Object lesson: “Temporary” Amnesty Never Dies
by Michelle Malkin
Does America lack “compassion” and “humanity” for uninvited foreigners? Quite the contrary. While open-borders activists rail against “injustice” and demand new “pathways to citizenship,” official U.S. policy rewards countless line-jumpers with permanent residency and taxpayer-subsidized benefits.
Case in point: the massive “Temporary Protected Status” (TPS) program run by the Department of Homeland Security.
In theory, as the DHS website describes it, the Secretary of Homeland Security “may designate a foreign country for TPS due to conditions in the country that temporarily prevent the country’s nationals from returning safely, or in certain circumstances, where the country is unable to handle the return of its nationals adequately.” Those conditions include hurricanes, environmental catastrophes, civil war, epidemics and other “extraordinary and temporary conditions.”
The U.S. allows illegal aliens from TPS-designated countries to live here, work here, be protected from detention or deportation, and travel freely. It’s essentially a bad-weather pass into the U.S. Whenever a natural disaster strikes, we allow legions of foreigners who entered illegally — mostly from Latin America — to stay here while their homelands recover.
In the meantime, TPS winners can apply for a panoply of other immigration benefits and protections and file for “adjustment of status” to pave the way to permanent legalization. In fact, the official draft application for Obamacare lists “Temporary Protected Status (TPS) and Applicant for Temporary Protected Status (TPS)” as an “eligible immigration status.”
Yep, that means you don’t even have to be a legit, approved TPS designee to qualify for Obamacare. If you merely filed paperwork to be an “applicant” for TPS, you’re in like Flynn! DHS documents are now officially pimping Obamacare to foreigners. And GOP Senate Budget Committee staffers estimate that covering illegal aliens could raise the cost of Obamacare by $120 billion to $200 billion in its first decade.
In theory, TPS beneficiaries are supposed to go home after their native countries improve. In practice, there is nothing temporary about these “temporary” reprieves for hundreds of thousands of illegal aliens from around the world.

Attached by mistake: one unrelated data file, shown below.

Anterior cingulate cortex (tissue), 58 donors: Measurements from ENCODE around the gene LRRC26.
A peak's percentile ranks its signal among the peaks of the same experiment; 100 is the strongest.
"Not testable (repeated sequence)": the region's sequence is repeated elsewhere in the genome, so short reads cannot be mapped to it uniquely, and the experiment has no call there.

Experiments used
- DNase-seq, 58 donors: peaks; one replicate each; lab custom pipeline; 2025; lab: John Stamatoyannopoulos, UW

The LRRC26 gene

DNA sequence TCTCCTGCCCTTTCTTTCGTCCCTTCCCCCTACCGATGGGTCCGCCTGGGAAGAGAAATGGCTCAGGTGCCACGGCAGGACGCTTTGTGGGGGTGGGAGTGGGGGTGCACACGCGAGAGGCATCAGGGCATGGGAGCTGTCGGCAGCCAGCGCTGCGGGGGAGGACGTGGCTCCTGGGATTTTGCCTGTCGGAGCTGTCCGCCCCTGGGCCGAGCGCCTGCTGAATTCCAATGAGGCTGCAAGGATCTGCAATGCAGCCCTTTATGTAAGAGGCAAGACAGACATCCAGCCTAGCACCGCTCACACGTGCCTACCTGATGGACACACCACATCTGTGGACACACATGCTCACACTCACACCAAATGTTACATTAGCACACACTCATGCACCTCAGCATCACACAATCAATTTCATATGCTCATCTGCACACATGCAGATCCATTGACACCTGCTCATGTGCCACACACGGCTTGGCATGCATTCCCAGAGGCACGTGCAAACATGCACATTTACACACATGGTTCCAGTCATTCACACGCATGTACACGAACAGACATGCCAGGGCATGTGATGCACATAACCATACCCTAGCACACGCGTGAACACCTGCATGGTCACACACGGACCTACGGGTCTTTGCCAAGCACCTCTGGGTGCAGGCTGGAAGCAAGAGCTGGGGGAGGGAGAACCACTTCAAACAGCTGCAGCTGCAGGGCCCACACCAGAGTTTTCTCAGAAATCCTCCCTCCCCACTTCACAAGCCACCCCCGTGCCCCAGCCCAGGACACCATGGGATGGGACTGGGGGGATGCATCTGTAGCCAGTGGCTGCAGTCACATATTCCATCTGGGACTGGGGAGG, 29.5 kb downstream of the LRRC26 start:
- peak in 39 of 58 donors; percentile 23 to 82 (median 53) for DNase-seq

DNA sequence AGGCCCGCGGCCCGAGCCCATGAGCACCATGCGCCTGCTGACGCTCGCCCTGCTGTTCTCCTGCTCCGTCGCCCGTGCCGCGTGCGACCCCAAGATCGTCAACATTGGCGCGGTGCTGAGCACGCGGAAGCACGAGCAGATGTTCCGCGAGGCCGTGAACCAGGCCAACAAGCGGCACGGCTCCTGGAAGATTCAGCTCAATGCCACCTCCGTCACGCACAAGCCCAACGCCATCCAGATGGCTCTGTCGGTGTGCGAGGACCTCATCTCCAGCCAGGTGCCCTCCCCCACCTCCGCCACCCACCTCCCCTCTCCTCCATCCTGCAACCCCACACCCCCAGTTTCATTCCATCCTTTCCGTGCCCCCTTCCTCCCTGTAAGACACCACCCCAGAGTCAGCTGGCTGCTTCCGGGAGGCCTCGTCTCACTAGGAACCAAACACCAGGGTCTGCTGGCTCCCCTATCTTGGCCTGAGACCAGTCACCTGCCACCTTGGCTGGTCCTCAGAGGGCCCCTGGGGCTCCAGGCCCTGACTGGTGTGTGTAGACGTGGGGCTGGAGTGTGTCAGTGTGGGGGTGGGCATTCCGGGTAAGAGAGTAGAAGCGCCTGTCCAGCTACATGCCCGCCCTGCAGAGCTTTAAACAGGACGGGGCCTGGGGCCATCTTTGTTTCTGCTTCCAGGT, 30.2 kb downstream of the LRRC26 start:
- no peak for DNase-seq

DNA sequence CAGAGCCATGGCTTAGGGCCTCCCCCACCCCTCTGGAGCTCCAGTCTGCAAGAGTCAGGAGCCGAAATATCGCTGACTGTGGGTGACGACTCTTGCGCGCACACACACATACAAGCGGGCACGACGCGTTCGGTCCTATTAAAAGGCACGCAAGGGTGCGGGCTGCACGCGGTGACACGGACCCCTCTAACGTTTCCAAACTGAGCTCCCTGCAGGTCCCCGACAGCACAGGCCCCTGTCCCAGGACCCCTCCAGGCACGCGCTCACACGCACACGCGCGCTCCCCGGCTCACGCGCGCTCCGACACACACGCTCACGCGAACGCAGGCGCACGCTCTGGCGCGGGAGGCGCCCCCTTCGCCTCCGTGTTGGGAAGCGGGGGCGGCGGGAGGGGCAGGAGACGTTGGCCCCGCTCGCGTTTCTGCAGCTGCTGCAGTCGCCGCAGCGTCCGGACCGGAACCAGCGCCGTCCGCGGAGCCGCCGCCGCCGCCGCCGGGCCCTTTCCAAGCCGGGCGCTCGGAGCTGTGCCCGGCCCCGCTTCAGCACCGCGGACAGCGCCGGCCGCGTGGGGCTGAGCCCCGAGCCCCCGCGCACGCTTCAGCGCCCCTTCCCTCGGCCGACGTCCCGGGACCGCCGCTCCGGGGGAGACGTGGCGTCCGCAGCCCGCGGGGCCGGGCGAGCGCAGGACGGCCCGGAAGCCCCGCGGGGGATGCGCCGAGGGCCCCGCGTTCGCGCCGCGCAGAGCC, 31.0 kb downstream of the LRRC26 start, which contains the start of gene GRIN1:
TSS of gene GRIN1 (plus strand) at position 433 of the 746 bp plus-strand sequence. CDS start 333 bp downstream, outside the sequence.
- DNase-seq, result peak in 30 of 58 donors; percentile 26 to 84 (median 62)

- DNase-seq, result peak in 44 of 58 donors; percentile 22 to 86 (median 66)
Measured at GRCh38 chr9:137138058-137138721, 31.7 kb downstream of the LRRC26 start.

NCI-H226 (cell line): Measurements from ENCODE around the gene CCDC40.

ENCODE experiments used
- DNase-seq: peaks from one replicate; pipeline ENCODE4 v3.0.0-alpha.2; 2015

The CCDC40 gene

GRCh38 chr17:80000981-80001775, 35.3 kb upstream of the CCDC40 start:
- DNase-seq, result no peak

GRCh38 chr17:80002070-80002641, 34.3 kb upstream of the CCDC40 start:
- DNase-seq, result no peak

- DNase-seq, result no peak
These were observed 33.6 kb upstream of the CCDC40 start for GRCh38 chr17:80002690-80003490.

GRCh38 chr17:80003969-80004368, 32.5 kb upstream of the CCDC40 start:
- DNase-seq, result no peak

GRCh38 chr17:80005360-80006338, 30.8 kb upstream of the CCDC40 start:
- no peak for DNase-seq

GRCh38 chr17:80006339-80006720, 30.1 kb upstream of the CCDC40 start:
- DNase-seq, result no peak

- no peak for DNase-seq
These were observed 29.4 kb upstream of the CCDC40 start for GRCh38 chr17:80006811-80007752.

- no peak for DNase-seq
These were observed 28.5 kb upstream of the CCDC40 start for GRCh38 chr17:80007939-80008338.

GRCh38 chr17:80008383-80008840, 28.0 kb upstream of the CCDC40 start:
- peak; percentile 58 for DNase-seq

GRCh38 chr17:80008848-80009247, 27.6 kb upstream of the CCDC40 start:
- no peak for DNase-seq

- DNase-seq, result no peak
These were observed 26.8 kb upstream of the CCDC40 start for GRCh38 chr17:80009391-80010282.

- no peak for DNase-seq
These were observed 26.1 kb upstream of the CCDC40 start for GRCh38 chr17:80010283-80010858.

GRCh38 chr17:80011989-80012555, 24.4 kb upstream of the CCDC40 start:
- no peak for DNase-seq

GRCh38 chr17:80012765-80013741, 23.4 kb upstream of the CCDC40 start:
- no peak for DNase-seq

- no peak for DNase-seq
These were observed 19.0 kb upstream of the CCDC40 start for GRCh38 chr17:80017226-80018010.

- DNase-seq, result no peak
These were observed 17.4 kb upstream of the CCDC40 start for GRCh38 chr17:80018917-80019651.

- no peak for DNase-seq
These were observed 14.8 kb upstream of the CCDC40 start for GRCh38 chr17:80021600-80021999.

Last week, DHS Secretary Janet Napolitano announced that TPS had been extended for at least 70,000 Hondurans and Nicaraguans “for an additional 18 months, beginning July 6, 2013, and ending Jan. 5, 2015.” Thanks to American generosity, these TPS winners have been here since 1998 — when Hurricane Mitch hit their homeland.
That was 15 years ago.
Another 250,000 illegal aliens from El Salvador first won TPS golden tickets after an earthquake struck the country … in January 2001. In addition, 60,000 Haitians received TPS after the earthquakes in 2010. Last fall, Napolitano extended their stay until at least 2014. Several hundred Somalis remain in the country with TPS first granted in 1991, along with some 700 Sudanese who first secured TPS benefits in 1997. Last March, the Obama administration extended TPS to an estimated 3,000 Syrian illegal aliens. Guatemala and Pakistan are lobbying for their own TPS designations.
As I explained when former President George W. Bush reflexively renewed work and residence permits for a quarter-million El Salvadoran illegal aliens in 2005, TPS designations are TINO: temporary in name only. Beneficiaries are supposed to register with the government. But DHS will do little to nothing to track them down once their status expires (if ever). Remember: After more than two decades, the federal government still doesn’t even have an entry-exit database in place to track legal short-term visa holders.
TPS beneficiaries are supposed to provide proof that they arrived here on an eligible date, committed no more than two misdemeanors (!) and no felonies, and maintained a continuous presence in the country. But the feds’ past experience with amnesties dating back to 1986 shows that the programs are dangerously rife with unchecked document fraud.
The prescient Federation for American Immigration Reform saw right through this transparent social and electoral engineering scheme. In congressional testimony from 1999, the organization warned:
“For the past 20 years, we have seen these programs transformed into backdoor immigration programs that are manipulated by the lobbying of foreign governments, ethnic lobbies and our own political leadership alike. Each special program that provides short-term relief has been followed by persistent demands for similar treatment by other groups and nationalities, not necessarily made up of persons in the same circumstances. It has now been politicized beyond recognition, and certainly no longer deserves the support of the general public.”
“Temporary” amnesties never die. They just keep rolling and rolling along, producing new waves of cheap votes for Democrats and cheap labor for Big Business. American sovereignty, RIP.